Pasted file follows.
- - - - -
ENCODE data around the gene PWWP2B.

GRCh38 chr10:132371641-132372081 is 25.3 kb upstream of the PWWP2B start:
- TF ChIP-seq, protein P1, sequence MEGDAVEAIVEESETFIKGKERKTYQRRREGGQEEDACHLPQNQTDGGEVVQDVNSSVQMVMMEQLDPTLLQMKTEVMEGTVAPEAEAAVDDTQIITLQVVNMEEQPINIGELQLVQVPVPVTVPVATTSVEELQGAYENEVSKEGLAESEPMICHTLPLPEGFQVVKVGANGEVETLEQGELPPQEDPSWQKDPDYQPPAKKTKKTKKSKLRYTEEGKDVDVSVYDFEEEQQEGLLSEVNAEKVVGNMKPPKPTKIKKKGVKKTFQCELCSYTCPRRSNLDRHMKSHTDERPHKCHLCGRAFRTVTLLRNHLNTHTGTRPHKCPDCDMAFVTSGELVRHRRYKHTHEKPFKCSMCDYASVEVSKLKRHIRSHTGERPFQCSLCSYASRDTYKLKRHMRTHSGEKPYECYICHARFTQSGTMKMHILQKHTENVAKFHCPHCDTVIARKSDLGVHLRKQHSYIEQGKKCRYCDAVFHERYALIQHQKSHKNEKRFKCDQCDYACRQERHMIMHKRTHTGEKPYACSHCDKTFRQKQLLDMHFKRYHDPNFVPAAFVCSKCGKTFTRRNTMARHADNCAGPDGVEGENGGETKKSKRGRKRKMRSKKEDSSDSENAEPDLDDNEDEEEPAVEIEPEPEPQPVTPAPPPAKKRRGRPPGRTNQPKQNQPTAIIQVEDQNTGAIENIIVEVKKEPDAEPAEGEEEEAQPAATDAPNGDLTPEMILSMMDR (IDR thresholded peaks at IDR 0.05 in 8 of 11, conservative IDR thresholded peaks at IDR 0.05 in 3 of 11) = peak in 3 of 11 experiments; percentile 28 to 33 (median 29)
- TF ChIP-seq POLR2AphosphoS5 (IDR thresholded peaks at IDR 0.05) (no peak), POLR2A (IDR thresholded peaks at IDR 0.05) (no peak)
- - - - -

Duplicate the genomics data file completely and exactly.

ENCODE data around the gene PWWP2B.

GRCh38 chr10:132371641-132372081 is 25.3 kb upstream of the PWWP2B start:
- TF ChIP-seq, protein P1, sequence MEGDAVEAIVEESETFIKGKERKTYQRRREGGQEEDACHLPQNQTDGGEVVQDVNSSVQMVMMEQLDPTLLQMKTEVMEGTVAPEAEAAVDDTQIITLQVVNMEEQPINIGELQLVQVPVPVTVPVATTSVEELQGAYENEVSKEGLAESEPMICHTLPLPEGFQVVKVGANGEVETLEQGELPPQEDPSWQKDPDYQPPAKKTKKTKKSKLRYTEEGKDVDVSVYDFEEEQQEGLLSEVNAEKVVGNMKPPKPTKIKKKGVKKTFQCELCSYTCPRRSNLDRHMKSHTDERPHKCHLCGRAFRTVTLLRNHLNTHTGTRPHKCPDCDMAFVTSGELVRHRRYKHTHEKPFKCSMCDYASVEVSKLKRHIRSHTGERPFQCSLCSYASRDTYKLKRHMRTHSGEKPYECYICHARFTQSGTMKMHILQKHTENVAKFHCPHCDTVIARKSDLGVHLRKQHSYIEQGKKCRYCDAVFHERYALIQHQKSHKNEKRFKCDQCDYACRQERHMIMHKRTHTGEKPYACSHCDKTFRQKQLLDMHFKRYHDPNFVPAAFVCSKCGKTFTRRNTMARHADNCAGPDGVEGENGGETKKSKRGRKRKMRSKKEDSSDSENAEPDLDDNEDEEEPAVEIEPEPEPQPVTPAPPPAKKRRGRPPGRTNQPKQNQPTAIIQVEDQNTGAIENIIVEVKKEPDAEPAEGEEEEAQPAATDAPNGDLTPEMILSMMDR (IDR thresholded peaks at IDR 0.05 in 8 of 11, conservative IDR thresholded peaks at IDR 0.05 in 3 of 11) = peak in 3 of 11 experiments; percentile 28 to 33 (median 29)
- TF ChIP-seq POLR2AphosphoS5 (IDR thresholded peaks at IDR 0.05) (no peak), POLR2A (IDR thresholded peaks at IDR 0.05) (no peak)